* Instead, to raise cash, the legislature has pursued a series of wild sell-offs and budget cuts. It privatized the capitol building and leased it back from its new owner, an arrangement that brought in substantial revenue but over time will cost Arizona far more. The legislature has sold off numerous other state properties at bargain prices, and has put up future lottery revenues as collateral on a $450 million loan. Meanwhile, Arizona removed more than 300,000 adults from state health coverage and terminated one health-care program for 47,000 poor children. Funding was slashed at the agency that deals with reports of child abuse and neglect, and also at Children’s Rehabilitative Services, so that parents of children with cystic fibrosis, cerebral palsy, and a number of other conditions are now required to pay 100 percent of treatment costs.
* Although tax cuts “have lowered government revenues,” they “have not had any perceptible effect on the state’s economic growth,” concluded an Arizona State University business-school study, published last November, that examined the past three decades of fiscal policy.
* Real estate prices rose wildly in Arizona during the past decade, pushed, as elsewhere in the country, by low interest rates, ARMs, and the reckless practices of such companies as Countrywide Financial and Goldman Sachs. When the market went bust, Arizona—along with Florida, Nevada, and California—crashed particularly hard. Last spring, Phoenix became the first major American city where home prices had fallen by half from their mid-decade market peak. Recent figures show that 61.5 percent of Phoenix mortgages are “underwater,” with commercial real estate in even worse shape.
* Then there was Sylvia Allen, a real estate broker from the town of Snowflake, who, in 2008, was appointed by the local Republican Party to finish the term of a respected conservative who had died in office. Allen, who retained her seat in an election that fall, has since gained minor notoriety after calling for more uranium mining, saying in a speech that “this earth has been here 6,000 years, long before anybody had environmental laws, and somehow it hasn’t been done away with.” She also has complained that trees are “stealing Arizona’s water supply” and sponsored a new law that allows carriers of concealed weapons to forego safety training and the indignity of background checks.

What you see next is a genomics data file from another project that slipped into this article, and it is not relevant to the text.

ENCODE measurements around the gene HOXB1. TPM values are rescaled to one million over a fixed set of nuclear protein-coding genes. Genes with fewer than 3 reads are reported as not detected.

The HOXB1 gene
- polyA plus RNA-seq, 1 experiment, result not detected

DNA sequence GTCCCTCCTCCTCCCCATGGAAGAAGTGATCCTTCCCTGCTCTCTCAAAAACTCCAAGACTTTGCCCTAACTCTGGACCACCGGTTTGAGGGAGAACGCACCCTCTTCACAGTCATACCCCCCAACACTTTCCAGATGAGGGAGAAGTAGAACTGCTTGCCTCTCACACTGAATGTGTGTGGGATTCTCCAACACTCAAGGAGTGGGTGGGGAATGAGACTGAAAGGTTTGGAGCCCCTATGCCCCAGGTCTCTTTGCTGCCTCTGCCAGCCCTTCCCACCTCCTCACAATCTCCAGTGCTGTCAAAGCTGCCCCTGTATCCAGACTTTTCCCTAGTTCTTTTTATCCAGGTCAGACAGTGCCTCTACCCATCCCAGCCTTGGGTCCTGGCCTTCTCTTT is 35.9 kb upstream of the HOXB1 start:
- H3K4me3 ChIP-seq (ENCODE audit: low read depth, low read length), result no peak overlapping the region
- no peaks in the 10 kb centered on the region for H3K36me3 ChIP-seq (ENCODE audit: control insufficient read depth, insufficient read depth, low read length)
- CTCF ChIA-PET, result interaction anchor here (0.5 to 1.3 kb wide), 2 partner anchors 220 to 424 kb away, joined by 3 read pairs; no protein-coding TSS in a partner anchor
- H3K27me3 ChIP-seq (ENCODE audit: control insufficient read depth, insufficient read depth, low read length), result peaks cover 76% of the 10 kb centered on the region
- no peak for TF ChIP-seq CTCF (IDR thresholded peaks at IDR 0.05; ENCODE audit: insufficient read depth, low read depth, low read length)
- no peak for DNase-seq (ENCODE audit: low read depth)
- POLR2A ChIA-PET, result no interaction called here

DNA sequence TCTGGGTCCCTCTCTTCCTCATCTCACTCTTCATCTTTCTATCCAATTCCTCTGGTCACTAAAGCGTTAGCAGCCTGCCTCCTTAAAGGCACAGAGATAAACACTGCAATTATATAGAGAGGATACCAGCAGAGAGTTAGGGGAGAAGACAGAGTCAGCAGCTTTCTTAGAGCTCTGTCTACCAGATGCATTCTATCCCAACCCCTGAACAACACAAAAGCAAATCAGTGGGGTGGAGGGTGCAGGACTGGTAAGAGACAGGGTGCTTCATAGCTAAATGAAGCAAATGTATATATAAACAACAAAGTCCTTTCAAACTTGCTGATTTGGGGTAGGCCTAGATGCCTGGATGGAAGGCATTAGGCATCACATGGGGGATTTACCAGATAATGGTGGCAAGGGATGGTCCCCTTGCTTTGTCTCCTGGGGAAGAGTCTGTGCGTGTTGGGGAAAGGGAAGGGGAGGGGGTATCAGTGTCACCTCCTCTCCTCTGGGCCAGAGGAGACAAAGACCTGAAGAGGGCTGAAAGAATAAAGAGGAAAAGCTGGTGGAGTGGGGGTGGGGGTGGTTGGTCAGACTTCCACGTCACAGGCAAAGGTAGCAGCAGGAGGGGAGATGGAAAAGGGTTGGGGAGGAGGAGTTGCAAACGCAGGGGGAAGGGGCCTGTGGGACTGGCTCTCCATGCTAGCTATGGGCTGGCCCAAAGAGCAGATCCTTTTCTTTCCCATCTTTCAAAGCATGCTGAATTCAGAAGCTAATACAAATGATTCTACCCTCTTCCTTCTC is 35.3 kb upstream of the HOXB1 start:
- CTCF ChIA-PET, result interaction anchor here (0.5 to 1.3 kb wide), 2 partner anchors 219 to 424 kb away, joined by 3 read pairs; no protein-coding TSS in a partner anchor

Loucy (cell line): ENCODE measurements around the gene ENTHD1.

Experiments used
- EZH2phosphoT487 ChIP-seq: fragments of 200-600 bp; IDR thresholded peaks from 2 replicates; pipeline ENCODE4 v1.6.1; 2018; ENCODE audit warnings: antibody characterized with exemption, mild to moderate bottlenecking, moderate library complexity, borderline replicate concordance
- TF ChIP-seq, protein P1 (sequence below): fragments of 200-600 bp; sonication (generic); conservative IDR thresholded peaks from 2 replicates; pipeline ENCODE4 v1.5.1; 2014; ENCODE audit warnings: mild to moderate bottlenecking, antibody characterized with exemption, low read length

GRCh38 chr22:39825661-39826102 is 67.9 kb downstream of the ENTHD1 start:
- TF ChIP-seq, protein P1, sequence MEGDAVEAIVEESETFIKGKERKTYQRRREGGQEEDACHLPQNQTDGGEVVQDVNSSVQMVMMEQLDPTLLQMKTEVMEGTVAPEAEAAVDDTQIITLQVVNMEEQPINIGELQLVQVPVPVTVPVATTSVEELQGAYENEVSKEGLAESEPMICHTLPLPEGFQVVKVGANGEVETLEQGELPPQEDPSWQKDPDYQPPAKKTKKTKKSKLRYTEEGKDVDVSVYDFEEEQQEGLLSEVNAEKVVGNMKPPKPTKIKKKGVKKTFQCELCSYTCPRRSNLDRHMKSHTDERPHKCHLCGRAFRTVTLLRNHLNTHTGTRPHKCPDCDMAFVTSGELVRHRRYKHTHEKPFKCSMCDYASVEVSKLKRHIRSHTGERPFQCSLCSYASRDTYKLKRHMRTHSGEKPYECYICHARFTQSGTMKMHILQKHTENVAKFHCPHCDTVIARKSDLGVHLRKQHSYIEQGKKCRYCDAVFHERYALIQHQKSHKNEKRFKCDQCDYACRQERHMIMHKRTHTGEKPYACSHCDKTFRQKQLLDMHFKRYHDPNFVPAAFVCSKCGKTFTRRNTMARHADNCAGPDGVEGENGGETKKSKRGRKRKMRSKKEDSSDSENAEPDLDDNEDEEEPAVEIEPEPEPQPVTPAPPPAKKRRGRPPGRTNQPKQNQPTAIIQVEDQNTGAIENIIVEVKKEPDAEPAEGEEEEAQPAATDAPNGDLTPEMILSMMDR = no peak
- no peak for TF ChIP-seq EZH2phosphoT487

Arizona might be that conservative/libertarian dream state come true. There is a minuscule amount of money spent on basic infrastructure – recent improvements to the state capital building, approved by the libertarian conservatives, done by a private contractor with the lowest bid – resulted in a ratty building with plumbing and electrical problems. They have cut education spending, especially for the state universities – which were compiling a pretty decent record of achievement in the sciences and alternative energy related technology. If the libertarian tea stains want to use Arizona as a poster child for the nation on how things should be done, they’ll need a lot of lipstick for that pig.
And nothing personal against Arizona which has some of the nation’s nicest people and greatest parks. Nice people often live along side knuckleheads.
suburban winter blues. cross processing is my current obsession.
On paper, it sounds like one of the worst ideas for a photo project: Portraits of bloggers? At their computers? But Gabriela Herman’s photos of exactly that are surprisingly thoughtful, deep and compelling. They bring out the hidden drama in an extremely passive-looking activity.
Who knew that bloggers were so attractive. Herman’s site is worth a visit for photography enthusiasts.
If they get their way, history books won’t say anything about “intruding on the Indians or having slaves”
Gosh what does that remind you of. Remember Noam Chomsky recently noted that the business elites( which would include the tea toadies) are instinctively Marxist. The evidence continues to pile up on the cultural front as Tennessee shows. Russian textbooks attempt to rewrite history
Now you see him, now you don’t. Stalin was a past master at the art of airbrushing. In one classic set of photographs, there Stalin is with his secret police chief, Nikolai Yezhov — and in the next photo, there Yezhov isn’t (he was executed in 1940, with his boss’s approval). And now, in Vladimir Putin’s Russia, the airbrushing of history seems to be all the rage again.